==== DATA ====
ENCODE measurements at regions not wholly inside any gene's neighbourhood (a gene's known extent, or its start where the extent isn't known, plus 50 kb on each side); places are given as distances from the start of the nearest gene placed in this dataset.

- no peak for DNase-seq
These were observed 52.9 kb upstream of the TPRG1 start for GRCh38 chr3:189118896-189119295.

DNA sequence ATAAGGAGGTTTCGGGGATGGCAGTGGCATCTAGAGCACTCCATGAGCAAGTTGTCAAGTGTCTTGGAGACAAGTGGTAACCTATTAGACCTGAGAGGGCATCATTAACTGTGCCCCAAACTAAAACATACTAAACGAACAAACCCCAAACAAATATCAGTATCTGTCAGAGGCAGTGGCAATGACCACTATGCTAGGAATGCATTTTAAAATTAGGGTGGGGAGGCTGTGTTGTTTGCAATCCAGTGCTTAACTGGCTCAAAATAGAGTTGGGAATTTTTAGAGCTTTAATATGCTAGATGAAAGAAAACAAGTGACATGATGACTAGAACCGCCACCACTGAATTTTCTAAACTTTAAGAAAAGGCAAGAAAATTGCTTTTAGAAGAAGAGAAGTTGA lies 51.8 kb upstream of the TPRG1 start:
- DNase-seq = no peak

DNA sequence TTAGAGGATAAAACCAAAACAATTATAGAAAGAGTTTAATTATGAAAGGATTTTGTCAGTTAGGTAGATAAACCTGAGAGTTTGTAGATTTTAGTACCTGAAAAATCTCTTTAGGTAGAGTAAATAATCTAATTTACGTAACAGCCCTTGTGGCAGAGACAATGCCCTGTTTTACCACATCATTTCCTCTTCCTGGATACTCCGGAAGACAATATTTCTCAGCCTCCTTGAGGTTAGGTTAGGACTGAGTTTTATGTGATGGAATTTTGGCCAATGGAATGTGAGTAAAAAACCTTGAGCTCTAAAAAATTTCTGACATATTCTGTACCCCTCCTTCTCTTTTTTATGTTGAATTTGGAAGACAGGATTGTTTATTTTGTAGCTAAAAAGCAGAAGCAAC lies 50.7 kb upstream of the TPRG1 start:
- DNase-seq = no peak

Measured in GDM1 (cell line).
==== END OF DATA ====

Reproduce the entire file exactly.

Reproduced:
ENCODE measurements at regions not wholly inside any gene's neighbourhood (a gene's known extent, or its start where the extent isn't known, plus 50 kb on each side); places are given as distances from the start of the nearest gene placed in this dataset.

- no peak for DNase-seq
These were observed 52.9 kb upstream of the TPRG1 start for GRCh38 chr3:189118896-189119295.

DNA sequence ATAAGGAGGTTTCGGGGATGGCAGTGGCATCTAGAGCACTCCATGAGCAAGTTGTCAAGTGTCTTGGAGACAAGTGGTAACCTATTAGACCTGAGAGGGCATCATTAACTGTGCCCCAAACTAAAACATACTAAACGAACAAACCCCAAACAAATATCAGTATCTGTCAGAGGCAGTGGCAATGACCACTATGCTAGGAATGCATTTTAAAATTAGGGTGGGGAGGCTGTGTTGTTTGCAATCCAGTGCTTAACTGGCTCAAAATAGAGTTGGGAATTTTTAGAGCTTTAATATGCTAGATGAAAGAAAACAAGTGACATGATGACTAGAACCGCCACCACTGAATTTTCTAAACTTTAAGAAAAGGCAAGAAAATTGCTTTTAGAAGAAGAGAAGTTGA lies 51.8 kb upstream of the TPRG1 start:
- DNase-seq = no peak

DNA sequence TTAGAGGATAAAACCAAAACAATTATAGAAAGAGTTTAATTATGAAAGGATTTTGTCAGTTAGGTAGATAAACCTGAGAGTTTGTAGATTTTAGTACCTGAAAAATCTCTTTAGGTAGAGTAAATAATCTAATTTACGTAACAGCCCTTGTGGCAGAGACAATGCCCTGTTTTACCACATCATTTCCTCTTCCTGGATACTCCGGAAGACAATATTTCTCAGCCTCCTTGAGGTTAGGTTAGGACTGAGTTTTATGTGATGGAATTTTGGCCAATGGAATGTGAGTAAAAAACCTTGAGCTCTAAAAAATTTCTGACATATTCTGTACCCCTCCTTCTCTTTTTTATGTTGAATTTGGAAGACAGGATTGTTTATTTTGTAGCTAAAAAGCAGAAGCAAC lies 50.7 kb upstream of the TPRG1 start:
- DNase-seq = no peak

Measured in GDM1 (cell line).